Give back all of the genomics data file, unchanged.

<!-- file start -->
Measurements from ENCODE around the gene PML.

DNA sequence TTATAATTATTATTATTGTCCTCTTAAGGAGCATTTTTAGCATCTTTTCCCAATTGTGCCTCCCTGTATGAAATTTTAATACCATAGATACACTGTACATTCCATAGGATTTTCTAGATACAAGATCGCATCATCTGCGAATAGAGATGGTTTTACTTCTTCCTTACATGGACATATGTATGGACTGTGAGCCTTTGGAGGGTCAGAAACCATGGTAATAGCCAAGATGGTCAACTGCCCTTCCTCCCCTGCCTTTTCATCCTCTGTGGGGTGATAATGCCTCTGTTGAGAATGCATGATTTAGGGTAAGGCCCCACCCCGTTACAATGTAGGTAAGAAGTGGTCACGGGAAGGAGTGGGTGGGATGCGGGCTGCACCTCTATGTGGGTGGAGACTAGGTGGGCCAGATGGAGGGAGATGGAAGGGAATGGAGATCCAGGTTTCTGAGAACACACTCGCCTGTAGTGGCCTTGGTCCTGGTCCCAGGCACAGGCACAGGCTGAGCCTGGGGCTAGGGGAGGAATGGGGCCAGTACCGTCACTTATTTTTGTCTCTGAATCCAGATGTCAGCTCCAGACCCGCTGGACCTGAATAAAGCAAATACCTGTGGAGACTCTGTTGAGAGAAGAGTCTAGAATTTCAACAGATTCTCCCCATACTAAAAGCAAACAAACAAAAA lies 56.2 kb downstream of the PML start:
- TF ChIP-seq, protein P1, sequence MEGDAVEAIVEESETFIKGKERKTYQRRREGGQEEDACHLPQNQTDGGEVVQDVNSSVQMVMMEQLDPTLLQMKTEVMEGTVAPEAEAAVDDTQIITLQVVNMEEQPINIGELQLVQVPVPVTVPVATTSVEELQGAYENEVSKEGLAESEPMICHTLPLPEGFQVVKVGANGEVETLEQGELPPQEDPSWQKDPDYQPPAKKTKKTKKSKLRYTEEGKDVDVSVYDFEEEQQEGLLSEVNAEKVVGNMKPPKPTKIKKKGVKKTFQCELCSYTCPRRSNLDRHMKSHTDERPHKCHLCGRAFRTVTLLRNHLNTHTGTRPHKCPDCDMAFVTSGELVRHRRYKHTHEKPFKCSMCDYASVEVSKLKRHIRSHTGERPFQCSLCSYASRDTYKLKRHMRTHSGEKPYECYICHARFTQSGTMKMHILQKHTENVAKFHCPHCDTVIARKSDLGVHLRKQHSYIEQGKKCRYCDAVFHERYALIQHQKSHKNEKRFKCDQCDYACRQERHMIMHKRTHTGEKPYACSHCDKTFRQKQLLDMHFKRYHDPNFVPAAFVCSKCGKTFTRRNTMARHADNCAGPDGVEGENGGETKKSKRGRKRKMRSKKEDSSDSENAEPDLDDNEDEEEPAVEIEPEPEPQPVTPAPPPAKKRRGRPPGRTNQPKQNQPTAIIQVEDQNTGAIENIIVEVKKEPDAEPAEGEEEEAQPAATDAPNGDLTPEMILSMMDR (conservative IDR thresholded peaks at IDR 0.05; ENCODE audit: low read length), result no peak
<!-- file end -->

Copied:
Measurements from ENCODE around the gene PML.

DNA sequence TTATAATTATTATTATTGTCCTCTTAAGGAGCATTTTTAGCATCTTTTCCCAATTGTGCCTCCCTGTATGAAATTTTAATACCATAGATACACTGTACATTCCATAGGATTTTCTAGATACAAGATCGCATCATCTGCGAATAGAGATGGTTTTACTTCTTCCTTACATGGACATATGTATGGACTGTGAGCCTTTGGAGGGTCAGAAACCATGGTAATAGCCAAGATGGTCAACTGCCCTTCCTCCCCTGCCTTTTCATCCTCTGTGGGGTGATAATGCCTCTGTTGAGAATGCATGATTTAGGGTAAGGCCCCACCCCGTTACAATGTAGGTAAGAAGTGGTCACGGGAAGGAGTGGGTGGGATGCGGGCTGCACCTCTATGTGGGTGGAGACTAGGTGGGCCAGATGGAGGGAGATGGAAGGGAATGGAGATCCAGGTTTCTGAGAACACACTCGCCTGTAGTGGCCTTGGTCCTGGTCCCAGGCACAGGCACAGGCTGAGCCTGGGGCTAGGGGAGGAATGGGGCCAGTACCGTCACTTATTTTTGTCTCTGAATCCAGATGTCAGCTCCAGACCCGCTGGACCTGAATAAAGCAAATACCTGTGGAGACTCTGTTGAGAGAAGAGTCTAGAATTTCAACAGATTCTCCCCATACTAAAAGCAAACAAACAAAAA lies 56.2 kb downstream of the PML start:
- TF ChIP-seq, protein P1, sequence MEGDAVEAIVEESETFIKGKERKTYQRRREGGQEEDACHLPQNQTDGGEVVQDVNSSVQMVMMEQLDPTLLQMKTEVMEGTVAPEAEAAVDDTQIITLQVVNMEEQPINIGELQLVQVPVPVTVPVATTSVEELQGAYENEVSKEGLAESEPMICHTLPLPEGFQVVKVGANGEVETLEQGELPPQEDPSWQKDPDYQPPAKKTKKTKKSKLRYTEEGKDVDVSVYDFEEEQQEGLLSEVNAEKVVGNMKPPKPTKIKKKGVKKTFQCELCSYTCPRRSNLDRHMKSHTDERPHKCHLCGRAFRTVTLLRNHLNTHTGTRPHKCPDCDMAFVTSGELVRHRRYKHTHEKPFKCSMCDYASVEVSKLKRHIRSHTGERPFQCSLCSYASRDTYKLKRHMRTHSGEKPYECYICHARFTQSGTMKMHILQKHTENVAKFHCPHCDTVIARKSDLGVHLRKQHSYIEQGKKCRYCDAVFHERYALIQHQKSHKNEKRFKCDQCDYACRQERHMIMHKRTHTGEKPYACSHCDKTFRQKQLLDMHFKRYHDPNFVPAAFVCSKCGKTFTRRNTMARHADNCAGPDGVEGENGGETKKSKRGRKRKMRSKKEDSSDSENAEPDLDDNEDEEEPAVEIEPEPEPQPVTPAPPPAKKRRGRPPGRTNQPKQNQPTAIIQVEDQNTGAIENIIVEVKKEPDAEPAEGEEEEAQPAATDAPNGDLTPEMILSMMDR (conservative IDR thresholded peaks at IDR 0.05; ENCODE audit: low read length), result no peak